A helpful hint for teachers: when kids are learning to type, rather than using a cell phone, they should utilize a computer if possible. A teacher of the fourth grade gives the following piece of advice: Playing these excellent typing games on a mobile device is counterproductive since it does not teach kids how to position their fingers on a real keyboard. Even though there are many excellent typing programs, using a mobile device to play them is not recommended.
This easy-to-understand and the visually appealing game is perfect for novices, but it also features a more difficult difficulty level that presents a challenge to children as they improve their reflexes and speed. In the game Type-a-Balloon, youngsters have to find the right letter to explode a balloon that has a letter written on it. The balloons float up in the air with the letters.
A helpful hint from a teacher: There are hundreds of typing games accessible, so if your youngster doesn’t like one, simply switch to a different one. There are lots of typing games available. If you keep it fun, the kids will want to continue doing it.
Type, Type Revolution
If your kid is completely infatuated with Dance, Dance Revolution, they are going to adore Type absolutely, Type Revolution. The children get to select one of ten songs to play, and then they have to tap the appropriate letter on the screen before it reaches the top. When introducing new abilities, it is a great idea to integrate it with something children already enjoy doing, which is a terrific way to get youngsters excited about learning new things.
Typing Sentences for Speed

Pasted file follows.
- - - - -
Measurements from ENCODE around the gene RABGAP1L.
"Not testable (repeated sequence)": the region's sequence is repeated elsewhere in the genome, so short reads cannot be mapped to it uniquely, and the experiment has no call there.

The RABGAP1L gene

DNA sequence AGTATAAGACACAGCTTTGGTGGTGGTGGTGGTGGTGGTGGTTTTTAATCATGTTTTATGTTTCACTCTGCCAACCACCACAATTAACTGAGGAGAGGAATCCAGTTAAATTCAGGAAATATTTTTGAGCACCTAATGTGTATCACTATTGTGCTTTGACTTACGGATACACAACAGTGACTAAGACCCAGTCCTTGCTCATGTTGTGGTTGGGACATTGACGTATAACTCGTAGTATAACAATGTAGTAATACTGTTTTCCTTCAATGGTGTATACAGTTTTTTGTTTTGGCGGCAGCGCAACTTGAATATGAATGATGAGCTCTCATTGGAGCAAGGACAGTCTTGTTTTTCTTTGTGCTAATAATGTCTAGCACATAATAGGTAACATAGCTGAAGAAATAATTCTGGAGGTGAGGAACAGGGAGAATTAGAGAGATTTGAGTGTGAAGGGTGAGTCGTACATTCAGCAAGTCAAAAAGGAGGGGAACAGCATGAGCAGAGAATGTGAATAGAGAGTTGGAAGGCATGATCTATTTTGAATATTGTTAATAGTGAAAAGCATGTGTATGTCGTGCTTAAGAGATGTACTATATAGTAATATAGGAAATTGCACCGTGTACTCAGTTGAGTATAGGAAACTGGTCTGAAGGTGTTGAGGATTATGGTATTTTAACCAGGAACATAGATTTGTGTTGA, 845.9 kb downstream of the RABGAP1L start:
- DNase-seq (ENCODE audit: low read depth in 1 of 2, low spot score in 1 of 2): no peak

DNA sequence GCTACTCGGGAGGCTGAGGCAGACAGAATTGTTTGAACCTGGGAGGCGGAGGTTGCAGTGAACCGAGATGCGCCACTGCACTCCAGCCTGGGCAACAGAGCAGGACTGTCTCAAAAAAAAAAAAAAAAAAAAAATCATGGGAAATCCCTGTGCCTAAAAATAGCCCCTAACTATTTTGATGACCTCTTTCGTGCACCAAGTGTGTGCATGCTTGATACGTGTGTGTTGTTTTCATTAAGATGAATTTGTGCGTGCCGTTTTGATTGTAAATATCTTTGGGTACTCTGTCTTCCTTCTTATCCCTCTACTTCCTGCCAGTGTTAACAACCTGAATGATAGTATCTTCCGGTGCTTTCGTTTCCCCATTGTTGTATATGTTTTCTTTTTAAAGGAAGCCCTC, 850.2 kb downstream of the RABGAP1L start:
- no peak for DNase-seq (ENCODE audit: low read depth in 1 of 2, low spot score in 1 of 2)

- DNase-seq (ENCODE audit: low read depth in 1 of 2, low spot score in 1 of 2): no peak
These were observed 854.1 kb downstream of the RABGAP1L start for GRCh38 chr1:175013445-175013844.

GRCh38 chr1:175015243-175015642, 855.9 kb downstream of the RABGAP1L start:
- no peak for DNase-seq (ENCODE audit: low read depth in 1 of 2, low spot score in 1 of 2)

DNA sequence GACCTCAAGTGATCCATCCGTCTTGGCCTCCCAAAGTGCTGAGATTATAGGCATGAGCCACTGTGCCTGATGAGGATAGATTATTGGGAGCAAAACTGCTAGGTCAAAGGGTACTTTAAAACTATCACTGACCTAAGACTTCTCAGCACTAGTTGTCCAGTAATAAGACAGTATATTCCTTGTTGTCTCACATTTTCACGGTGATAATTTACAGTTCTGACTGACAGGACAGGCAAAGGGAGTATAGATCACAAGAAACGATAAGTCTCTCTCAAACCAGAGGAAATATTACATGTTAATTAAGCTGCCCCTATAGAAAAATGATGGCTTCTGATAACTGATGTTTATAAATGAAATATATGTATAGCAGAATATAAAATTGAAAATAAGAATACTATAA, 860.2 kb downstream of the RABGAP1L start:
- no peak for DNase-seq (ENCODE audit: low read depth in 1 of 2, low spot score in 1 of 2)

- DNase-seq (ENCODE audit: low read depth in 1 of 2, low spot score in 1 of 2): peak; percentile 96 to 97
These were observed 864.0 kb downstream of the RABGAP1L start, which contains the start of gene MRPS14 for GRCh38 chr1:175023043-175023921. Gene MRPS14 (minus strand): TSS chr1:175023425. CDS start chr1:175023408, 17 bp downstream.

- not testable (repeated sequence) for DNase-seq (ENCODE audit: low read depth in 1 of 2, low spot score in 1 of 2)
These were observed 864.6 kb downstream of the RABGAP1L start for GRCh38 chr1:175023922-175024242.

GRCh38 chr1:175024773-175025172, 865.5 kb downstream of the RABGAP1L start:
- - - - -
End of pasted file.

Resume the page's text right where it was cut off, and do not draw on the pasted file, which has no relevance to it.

This game is intended for children who can find each letter without difficulty and are of an age when they can read sentences with more complex structures. This gives kids the opportunity to practice increasing their writing speed while composing longer sentences. Instead of just providing students with word lists to type, the Typing Sentences for Speed program provides them with intriguing facts and stories to read and write. Ellison has stated that one of the reasons he enjoys playing this game is due to the fact that it is entertaining to read. When penning the standard lazy brown fox hopping over the dog nonsense, children frequently become disinterested and bored.
The Typing of the Ghosts Game
The Typing of the Ghosts Game is an excellent choice for when your older child has mastered the fundamentals of typing and merely wants to hone their speed. The children must input the word as quickly as possible before the ghost gets them!
Tip for teachers: Older children can have difficulty mastering typing skills, particularly if they have developed poor habits or if their writing abilities are far more advanced than their typing abilities. When it would be simpler for youngsters to just jot down their thoughts on paper instead of having to type them, it can be very frustrating for them to have to do the latter. But in order for them to develop quicker, they need to practice, and because of this, we need to make sure that the practice is enjoyable.
The Ratatype program was developed for adults, but it can also be used successfully by older children interested in learning touch typing. It instructs children on the proper typing posture and helps them increase the speed at which they can type. In addition, it includes a typing exam that children can complete to evaluate their skills.